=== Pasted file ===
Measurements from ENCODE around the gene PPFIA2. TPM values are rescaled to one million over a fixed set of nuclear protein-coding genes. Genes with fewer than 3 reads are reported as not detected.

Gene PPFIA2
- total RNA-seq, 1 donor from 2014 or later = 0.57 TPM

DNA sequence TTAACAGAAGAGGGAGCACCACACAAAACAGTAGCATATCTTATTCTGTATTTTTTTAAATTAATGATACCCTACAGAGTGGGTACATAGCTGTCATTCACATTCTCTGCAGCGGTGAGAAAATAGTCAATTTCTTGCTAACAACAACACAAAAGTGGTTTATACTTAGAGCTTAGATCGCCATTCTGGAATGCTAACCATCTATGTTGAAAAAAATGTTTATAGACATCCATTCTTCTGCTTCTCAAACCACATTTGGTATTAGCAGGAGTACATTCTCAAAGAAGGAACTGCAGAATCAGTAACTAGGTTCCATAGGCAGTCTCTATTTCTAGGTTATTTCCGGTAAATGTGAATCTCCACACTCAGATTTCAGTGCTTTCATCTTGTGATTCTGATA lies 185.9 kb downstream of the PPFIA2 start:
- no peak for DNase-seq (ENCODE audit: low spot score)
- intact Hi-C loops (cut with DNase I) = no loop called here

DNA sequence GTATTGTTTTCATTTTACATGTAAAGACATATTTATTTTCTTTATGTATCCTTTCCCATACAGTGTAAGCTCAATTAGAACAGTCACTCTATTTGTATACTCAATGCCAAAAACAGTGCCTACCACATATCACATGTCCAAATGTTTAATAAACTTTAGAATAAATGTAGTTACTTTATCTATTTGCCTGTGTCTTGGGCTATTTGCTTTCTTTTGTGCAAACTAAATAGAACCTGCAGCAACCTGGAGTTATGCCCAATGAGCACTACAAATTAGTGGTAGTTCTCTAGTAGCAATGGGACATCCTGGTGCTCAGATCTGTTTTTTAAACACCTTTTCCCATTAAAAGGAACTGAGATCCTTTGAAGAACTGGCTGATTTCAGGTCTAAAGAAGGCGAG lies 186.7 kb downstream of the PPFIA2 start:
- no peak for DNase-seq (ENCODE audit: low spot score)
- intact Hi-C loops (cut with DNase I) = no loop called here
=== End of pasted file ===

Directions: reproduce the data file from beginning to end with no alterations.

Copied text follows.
Measurements from ENCODE around the gene PPFIA2. TPM values are rescaled to one million over a fixed set of nuclear protein-coding genes. Genes with fewer than 3 reads are reported as not detected.

Gene PPFIA2
- total RNA-seq, 1 donor from 2014 or later = 0.57 TPM

DNA sequence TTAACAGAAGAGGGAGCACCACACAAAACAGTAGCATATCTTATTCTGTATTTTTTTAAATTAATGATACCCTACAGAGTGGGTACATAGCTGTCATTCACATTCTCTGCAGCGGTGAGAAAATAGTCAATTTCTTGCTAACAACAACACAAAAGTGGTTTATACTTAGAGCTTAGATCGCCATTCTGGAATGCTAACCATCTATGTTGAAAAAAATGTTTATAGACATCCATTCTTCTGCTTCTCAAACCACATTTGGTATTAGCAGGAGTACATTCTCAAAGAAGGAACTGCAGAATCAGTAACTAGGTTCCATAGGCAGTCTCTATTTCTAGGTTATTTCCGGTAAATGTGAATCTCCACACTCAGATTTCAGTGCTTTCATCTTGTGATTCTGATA lies 185.9 kb downstream of the PPFIA2 start:
- no peak for DNase-seq (ENCODE audit: low spot score)
- intact Hi-C loops (cut with DNase I) = no loop called here

DNA sequence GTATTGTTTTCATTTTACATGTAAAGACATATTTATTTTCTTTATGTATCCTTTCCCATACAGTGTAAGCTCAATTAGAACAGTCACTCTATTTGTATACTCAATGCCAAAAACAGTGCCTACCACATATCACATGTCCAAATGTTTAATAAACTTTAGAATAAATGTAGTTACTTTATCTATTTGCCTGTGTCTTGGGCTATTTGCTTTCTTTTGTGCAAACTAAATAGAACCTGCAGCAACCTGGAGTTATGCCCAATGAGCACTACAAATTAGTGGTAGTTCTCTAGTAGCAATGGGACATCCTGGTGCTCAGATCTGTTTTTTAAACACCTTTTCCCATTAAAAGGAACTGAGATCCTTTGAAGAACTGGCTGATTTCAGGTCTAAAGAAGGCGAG lies 186.7 kb downstream of the PPFIA2 start:
- no peak for DNase-seq (ENCODE audit: low spot score)
- intact Hi-C loops (cut with DNase I) = no loop called here